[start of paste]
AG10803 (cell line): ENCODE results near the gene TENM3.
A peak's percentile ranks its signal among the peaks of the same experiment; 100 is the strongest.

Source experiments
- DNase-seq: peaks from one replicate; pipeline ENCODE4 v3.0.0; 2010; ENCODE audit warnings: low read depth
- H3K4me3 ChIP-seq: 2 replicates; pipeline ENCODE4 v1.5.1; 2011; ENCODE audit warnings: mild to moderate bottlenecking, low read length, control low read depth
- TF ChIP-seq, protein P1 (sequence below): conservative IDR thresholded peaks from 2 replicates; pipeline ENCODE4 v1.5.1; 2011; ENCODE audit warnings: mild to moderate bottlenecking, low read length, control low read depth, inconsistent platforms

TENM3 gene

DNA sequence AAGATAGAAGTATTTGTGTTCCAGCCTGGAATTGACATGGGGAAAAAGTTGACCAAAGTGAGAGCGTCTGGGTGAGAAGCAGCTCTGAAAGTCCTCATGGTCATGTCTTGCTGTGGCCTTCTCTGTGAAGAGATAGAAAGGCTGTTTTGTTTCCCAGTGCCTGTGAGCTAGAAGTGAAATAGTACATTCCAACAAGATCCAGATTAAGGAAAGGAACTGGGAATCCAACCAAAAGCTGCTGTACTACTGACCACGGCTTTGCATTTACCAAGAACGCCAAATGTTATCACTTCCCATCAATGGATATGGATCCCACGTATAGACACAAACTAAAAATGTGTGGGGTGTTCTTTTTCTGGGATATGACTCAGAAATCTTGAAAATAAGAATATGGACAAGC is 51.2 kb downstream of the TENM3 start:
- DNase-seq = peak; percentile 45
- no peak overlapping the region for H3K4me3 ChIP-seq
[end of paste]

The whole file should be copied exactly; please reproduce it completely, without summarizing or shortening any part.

AG10803 (cell line): ENCODE results near the gene TENM3.
A peak's percentile ranks its signal among the peaks of the same experiment; 100 is the strongest.

Source experiments
- DNase-seq: peaks from one replicate; pipeline ENCODE4 v3.0.0; 2010; ENCODE audit warnings: low read depth
- H3K4me3 ChIP-seq: 2 replicates; pipeline ENCODE4 v1.5.1; 2011; ENCODE audit warnings: mild to moderate bottlenecking, low read length, control low read depth
- TF ChIP-seq, protein P1 (sequence below): conservative IDR thresholded peaks from 2 replicates; pipeline ENCODE4 v1.5.1; 2011; ENCODE audit warnings: mild to moderate bottlenecking, low read length, control low read depth, inconsistent platforms

TENM3 gene

DNA sequence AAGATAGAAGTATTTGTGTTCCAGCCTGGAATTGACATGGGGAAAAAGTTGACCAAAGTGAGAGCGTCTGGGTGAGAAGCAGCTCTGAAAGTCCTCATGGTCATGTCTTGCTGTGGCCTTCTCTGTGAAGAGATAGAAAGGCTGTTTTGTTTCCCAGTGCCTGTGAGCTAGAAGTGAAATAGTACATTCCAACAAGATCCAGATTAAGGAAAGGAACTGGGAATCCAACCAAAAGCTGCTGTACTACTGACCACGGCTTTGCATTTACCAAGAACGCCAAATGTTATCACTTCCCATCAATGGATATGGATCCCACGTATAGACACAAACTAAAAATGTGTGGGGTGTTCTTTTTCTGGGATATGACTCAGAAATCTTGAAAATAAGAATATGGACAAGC is 51.2 kb downstream of the TENM3 start:
- DNase-seq = peak; percentile 45
- no peak overlapping the region for H3K4me3 ChIP-seq